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Economics of energy

A misalignment is occurring in the debate surrounding energy use and rising CO2 levels with a clear disconnect between the business and environmental community.

On one side is the science community, remonstrating the use of fossil fuels and the catastrophic implications this will have on rising C02 levels, from extreme weather events to melting ice and rising sea levels.

Then, on the other hand the business community fears that any drastic changes to the economy to face this threat will have catastrophic effects on the world’s economy.  With the Digital Revolution impacting and accelerating change at breakneck speed in every sector and industry worldwide, including how people interact with each other, this state of constant flux is already creating uncertainty.  The increased use of technology itself is putting it’s own additional demand on energy resources, with data centre numbers on the increase worldwide  - approximately 1.3% of worldwide electricity use can be pin pointed to data centres.  To put it into perspective, a large data centre can use the equivalent energy of a large town.  While technology companies are constantly searching for new ways to neutralise their carbon outputs and become more energy efficient, it will always be an uphill struggle due to consumer’s appetite for technology.

Where you stand on the Carbon debate is likely tied to your political philosophy, your education, your location and your place in the economy.

However a new study by the American Council for an Energy-Efficient Economy, a group that promotes simply using energy better, suggests we can reduce CO2 levels with no net cost to the economy.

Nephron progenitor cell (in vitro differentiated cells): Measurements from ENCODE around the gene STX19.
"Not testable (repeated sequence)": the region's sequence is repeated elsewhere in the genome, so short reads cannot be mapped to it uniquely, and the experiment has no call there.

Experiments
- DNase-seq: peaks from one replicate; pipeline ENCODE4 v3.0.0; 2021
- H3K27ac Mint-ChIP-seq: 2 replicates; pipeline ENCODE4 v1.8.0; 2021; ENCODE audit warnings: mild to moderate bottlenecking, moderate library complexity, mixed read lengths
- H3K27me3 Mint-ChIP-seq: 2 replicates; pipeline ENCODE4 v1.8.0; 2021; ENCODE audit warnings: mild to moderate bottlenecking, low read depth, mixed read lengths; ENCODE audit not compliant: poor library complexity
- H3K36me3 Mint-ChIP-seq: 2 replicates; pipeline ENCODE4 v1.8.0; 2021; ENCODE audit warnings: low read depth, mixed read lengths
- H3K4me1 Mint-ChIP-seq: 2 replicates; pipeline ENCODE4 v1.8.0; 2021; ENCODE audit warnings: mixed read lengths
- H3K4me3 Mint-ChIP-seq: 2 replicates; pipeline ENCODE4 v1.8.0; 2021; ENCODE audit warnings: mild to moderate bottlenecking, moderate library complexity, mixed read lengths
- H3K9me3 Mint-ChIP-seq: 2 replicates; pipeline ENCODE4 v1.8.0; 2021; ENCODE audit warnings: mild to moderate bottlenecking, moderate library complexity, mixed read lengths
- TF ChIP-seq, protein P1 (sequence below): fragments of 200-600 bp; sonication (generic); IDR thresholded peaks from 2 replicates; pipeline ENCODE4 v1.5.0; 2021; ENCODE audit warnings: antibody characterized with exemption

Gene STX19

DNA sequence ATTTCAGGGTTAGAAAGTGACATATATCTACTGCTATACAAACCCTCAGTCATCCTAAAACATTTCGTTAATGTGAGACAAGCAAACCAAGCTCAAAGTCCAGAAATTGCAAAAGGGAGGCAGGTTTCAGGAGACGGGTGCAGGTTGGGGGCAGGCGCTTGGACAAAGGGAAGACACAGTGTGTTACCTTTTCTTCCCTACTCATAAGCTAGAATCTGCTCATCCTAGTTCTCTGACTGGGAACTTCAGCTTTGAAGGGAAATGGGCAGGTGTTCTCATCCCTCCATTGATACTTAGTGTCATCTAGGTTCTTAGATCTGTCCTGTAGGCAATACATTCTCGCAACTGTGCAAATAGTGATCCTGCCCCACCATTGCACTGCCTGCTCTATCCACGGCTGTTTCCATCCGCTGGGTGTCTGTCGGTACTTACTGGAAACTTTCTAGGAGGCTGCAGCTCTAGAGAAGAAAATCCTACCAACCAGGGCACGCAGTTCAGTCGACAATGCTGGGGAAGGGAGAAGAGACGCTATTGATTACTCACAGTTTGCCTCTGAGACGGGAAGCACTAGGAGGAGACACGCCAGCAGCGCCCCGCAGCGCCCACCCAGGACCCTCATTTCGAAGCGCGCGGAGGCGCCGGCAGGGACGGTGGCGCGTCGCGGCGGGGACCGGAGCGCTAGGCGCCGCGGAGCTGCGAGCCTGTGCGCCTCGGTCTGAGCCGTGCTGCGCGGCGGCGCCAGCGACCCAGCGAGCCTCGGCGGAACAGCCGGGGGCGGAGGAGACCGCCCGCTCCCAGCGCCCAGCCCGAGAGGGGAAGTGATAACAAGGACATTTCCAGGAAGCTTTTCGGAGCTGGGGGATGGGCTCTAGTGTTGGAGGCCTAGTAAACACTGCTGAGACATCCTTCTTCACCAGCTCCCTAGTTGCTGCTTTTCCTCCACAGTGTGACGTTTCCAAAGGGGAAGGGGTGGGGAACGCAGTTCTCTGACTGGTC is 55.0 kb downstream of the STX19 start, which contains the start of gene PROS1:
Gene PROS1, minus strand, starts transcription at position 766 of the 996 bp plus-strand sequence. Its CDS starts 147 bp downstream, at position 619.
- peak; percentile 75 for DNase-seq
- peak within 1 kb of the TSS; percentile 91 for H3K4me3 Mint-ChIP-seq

The predominant focus is on localising Energy Efficiency Strategies, and on micro economies, the knock on impact of this is potentially substantial.  Like the old adage, count your pennies and the pounds will count themselves.  The simple overview recommends focussing on the following:

Local Government – through awareness campaigns and Energy & Environmental Leadership.

Water and waste facilities – Interestingly on this point, the recent winners of the Irish Times Innovation Awards 2014 OxyMem are pushing innovation through their water treatment technology, or as they state “Changing the Economics of Water Waste Treatment”.

Strategies focussing on commercial buildings and industry, this is where Energy Consultants such as Frontline Energy can work with businesses and building owners to identify operational and behavioural changes and make a positive impact to their cost base and energy use.

Residential Energy Use – As BER Certification is now a requirement and with some grant programs available through SEAI home owners are now more inclined to implement energy efficient upgrades, in turn creating employment among local contractors and tradespeople.

Utility Companies, supporting local energy efficiency projects.  With utility companies now expected to offset their carbon by implementing and supporting energy efficiency upgrades and projects, this push is now beginning to gain some ground.

If you are considering an upgrade to your building or ways to streamline energy use through your business processes, get in touch with our team here to find out what energy saving options you could avail of and if your business or building is eligible for some of the funding options available.